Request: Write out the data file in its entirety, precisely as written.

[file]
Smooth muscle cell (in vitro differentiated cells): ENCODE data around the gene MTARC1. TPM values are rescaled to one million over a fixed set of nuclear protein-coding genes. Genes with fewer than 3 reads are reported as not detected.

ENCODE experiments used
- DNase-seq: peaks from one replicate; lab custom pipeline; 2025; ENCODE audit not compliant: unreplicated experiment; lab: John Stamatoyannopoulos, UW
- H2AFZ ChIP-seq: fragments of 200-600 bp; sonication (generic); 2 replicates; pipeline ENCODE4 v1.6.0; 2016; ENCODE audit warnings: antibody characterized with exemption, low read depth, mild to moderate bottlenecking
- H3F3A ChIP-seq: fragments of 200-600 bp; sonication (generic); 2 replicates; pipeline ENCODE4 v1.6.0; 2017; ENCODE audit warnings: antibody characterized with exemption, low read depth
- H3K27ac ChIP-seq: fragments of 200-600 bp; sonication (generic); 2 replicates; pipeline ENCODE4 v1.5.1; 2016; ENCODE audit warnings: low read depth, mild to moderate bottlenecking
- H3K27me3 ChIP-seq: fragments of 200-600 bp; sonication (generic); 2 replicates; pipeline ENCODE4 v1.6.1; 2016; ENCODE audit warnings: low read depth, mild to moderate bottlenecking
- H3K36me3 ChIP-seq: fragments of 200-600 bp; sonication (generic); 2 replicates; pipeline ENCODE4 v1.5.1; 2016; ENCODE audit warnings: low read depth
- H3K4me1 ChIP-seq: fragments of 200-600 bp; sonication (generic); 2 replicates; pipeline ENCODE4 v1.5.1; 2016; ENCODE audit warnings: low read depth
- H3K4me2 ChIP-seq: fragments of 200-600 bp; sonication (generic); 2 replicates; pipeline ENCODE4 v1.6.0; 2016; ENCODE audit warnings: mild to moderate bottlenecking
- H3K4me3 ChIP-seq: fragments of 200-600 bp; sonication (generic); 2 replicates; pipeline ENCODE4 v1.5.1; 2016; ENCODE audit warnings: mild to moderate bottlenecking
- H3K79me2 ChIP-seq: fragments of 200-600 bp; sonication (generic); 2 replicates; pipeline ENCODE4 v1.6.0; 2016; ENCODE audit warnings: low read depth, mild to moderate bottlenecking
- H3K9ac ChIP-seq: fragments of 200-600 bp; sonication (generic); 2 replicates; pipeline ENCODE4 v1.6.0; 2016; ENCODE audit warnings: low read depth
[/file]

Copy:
Smooth muscle cell (in vitro differentiated cells): ENCODE data around the gene MTARC1. TPM values are rescaled to one million over a fixed set of nuclear protein-coding genes. Genes with fewer than 3 reads are reported as not detected.

ENCODE experiments used
- DNase-seq: peaks from one replicate; lab custom pipeline; 2025; ENCODE audit not compliant: unreplicated experiment; lab: John Stamatoyannopoulos, UW
- H2AFZ ChIP-seq: fragments of 200-600 bp; sonication (generic); 2 replicates; pipeline ENCODE4 v1.6.0; 2016; ENCODE audit warnings: antibody characterized with exemption, low read depth, mild to moderate bottlenecking
- H3F3A ChIP-seq: fragments of 200-600 bp; sonication (generic); 2 replicates; pipeline ENCODE4 v1.6.0; 2017; ENCODE audit warnings: antibody characterized with exemption, low read depth
- H3K27ac ChIP-seq: fragments of 200-600 bp; sonication (generic); 2 replicates; pipeline ENCODE4 v1.5.1; 2016; ENCODE audit warnings: low read depth, mild to moderate bottlenecking
- H3K27me3 ChIP-seq: fragments of 200-600 bp; sonication (generic); 2 replicates; pipeline ENCODE4 v1.6.1; 2016; ENCODE audit warnings: low read depth, mild to moderate bottlenecking
- H3K36me3 ChIP-seq: fragments of 200-600 bp; sonication (generic); 2 replicates; pipeline ENCODE4 v1.5.1; 2016; ENCODE audit warnings: low read depth
- H3K4me1 ChIP-seq: fragments of 200-600 bp; sonication (generic); 2 replicates; pipeline ENCODE4 v1.5.1; 2016; ENCODE audit warnings: low read depth
- H3K4me2 ChIP-seq: fragments of 200-600 bp; sonication (generic); 2 replicates; pipeline ENCODE4 v1.6.0; 2016; ENCODE audit warnings: mild to moderate bottlenecking
- H3K4me3 ChIP-seq: fragments of 200-600 bp; sonication (generic); 2 replicates; pipeline ENCODE4 v1.5.1; 2016; ENCODE audit warnings: mild to moderate bottlenecking
- H3K79me2 ChIP-seq: fragments of 200-600 bp; sonication (generic); 2 replicates; pipeline ENCODE4 v1.6.0; 2016; ENCODE audit warnings: low read depth, mild to moderate bottlenecking
- H3K9ac ChIP-seq: fragments of 200-600 bp; sonication (generic); 2 replicates; pipeline ENCODE4 v1.6.0; 2016; ENCODE audit warnings: low read depth